The banning of a so-called manifesto written by the alleged Christchurch gunman is new territory for New Zealand.
The Chief Censor has classified the document 'objectionable', meaning it's illegal to distribute or even possess a copy.
"It promotes, encourages and justifies acts of murder and terrorist violence against identified groups of people," David Shanks said on Saturday, in justifying the ban.
"It identifies specific places for potential attack in New Zealand, and refers to the means by which other types of attack may be carried out. It contains justifications for acts of tremendous cruelty, such as the deliberate killing of children."
Netsafe chief executive Martin Cocker says it's a first for New Zealand.
"I don't know of any time in New Zealand's history where the Chief Censor has classified a document of significance, in terms of the number of people who have sought it out. So everything about this is a test - everything about this is new."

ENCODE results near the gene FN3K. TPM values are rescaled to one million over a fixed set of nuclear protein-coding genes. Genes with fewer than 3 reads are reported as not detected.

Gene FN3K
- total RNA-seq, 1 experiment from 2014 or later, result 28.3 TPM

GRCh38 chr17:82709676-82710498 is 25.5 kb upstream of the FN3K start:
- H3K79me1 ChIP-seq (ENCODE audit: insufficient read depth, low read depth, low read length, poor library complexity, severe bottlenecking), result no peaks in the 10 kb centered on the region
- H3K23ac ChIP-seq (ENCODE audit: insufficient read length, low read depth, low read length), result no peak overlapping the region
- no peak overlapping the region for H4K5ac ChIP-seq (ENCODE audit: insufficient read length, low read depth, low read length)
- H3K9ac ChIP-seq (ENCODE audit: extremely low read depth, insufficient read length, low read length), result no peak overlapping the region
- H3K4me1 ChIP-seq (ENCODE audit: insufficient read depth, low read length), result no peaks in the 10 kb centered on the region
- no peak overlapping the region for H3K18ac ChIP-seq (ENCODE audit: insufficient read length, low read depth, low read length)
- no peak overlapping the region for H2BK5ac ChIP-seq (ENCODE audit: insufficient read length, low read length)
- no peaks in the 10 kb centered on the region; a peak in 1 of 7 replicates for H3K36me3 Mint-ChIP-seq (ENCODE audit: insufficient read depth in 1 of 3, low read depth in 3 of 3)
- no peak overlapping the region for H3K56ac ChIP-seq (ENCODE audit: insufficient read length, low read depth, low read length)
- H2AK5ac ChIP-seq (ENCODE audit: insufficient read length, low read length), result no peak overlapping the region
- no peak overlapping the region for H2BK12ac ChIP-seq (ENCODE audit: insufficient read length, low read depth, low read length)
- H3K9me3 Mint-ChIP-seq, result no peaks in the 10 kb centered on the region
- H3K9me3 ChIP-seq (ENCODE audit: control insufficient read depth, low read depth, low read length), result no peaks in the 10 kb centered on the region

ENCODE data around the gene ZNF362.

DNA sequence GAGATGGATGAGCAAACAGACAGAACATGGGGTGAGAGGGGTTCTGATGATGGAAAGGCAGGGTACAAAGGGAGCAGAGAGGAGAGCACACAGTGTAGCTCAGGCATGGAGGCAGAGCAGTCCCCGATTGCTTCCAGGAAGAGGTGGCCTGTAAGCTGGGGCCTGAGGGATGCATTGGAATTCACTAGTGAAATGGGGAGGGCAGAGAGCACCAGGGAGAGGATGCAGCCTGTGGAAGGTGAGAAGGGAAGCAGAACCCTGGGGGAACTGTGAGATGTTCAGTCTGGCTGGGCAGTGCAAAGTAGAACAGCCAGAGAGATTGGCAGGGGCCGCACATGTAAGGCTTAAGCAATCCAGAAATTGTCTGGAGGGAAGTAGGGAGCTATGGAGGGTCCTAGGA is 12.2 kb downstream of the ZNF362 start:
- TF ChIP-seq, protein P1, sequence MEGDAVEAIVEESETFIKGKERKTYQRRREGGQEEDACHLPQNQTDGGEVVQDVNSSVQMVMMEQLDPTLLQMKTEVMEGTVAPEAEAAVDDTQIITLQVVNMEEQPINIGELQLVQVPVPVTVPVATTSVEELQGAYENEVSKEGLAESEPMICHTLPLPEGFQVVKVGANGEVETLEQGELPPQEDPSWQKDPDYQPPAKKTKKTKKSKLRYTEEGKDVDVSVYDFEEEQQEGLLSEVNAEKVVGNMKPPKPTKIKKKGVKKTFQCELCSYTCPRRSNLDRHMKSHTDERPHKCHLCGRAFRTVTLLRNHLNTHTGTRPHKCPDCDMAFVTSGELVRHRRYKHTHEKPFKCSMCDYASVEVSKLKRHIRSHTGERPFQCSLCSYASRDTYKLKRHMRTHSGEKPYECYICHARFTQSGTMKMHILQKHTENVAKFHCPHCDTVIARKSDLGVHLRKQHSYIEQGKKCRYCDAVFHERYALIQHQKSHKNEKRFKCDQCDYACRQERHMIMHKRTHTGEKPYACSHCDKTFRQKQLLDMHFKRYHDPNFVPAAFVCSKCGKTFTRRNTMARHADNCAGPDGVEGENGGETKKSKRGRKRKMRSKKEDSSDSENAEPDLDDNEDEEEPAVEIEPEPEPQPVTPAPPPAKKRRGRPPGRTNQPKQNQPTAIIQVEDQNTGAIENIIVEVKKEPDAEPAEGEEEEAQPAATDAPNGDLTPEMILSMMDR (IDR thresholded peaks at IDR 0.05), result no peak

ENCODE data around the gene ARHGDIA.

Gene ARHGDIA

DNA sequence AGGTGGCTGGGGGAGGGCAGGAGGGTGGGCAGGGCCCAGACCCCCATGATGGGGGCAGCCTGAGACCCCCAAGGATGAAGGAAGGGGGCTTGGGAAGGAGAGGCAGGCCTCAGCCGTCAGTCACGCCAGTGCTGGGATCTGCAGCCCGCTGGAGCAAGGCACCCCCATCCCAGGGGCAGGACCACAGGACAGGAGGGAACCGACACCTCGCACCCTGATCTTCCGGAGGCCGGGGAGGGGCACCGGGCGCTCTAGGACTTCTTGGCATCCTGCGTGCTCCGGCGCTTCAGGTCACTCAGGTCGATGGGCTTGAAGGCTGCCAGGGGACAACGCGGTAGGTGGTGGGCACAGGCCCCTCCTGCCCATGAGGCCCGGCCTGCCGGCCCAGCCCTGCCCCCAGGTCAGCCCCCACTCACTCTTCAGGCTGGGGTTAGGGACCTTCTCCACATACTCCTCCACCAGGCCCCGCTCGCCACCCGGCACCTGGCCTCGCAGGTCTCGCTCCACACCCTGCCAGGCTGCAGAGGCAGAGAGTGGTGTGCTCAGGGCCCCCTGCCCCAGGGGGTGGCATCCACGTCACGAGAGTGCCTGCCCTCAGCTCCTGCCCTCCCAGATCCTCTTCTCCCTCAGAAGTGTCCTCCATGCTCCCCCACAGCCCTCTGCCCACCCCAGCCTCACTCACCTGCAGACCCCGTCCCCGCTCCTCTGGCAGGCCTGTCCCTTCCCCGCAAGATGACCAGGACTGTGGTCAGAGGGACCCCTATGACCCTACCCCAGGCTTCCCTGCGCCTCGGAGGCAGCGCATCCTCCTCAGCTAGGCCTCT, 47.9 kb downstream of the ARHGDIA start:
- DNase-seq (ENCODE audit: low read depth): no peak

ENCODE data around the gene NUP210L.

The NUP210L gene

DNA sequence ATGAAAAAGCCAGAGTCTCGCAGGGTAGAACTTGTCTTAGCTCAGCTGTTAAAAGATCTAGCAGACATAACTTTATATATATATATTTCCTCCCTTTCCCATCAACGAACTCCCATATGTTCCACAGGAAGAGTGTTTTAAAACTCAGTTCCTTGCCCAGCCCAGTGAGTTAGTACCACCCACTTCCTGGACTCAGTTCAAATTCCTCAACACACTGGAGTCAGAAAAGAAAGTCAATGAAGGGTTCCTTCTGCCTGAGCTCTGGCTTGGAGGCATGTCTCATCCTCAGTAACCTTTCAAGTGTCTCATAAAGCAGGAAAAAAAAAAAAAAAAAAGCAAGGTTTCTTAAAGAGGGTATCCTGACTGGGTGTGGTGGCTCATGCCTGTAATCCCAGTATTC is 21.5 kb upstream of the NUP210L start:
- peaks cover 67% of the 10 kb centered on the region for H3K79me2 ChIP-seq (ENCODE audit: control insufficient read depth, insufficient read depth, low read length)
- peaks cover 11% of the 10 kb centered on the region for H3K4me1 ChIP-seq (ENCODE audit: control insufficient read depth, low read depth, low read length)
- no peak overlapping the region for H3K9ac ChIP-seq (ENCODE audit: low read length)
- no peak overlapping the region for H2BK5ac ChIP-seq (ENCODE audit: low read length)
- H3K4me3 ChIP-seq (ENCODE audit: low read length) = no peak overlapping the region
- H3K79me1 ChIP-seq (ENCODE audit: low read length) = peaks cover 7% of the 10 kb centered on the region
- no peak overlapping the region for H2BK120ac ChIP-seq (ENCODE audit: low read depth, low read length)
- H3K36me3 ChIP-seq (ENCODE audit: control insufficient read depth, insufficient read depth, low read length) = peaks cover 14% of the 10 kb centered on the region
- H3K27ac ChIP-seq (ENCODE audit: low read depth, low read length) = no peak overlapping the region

It comes five days after Shanks banned the possession and distribution of the killer's video of the attack, which left 50 dead.
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Mr Cocker says the bans will be taken seriously, and we have the means to enforce it.
"There are certainly resources available to enforce it. We have a specialist team operating out of Internal Affairs whose job it is to seek people who deliberately break this law."
Those who breach it face up to 14 years in prison or a $10,000 fine.
Shanks said the killer's writings, uploaded to the internet just before the attack, was a "crude booklet" which most Kiwis would find "repellent".